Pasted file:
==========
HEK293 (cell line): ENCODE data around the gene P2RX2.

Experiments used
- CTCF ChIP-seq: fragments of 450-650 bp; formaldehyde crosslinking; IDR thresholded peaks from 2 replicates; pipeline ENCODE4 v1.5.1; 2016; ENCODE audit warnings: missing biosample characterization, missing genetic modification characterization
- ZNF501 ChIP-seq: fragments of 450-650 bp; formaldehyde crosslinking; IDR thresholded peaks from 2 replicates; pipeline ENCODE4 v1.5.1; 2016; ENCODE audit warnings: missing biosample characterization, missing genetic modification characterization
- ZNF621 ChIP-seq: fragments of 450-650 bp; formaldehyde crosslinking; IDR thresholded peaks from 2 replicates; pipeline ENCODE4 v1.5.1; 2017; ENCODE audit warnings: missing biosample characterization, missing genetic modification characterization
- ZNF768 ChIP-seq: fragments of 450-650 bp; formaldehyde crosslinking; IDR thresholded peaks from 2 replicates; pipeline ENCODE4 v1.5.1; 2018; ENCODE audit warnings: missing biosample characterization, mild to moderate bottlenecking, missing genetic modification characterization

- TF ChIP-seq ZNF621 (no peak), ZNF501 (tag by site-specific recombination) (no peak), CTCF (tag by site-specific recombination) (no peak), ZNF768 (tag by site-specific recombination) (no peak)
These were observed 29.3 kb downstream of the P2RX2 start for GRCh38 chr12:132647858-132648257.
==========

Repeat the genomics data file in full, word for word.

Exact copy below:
HEK293 (cell line): ENCODE data around the gene P2RX2.

Experiments used
- CTCF ChIP-seq: fragments of 450-650 bp; formaldehyde crosslinking; IDR thresholded peaks from 2 replicates; pipeline ENCODE4 v1.5.1; 2016; ENCODE audit warnings: missing biosample characterization, missing genetic modification characterization
- ZNF501 ChIP-seq: fragments of 450-650 bp; formaldehyde crosslinking; IDR thresholded peaks from 2 replicates; pipeline ENCODE4 v1.5.1; 2016; ENCODE audit warnings: missing biosample characterization, missing genetic modification characterization
- ZNF621 ChIP-seq: fragments of 450-650 bp; formaldehyde crosslinking; IDR thresholded peaks from 2 replicates; pipeline ENCODE4 v1.5.1; 2017; ENCODE audit warnings: missing biosample characterization, missing genetic modification characterization
- ZNF768 ChIP-seq: fragments of 450-650 bp; formaldehyde crosslinking; IDR thresholded peaks from 2 replicates; pipeline ENCODE4 v1.5.1; 2018; ENCODE audit warnings: missing biosample characterization, mild to moderate bottlenecking, missing genetic modification characterization

- TF ChIP-seq ZNF621 (no peak), ZNF501 (tag by site-specific recombination) (no peak), CTCF (tag by site-specific recombination) (no peak), ZNF768 (tag by site-specific recombination) (no peak)
These were observed 29.3 kb downstream of the P2RX2 start for GRCh38 chr12:132647858-132648257.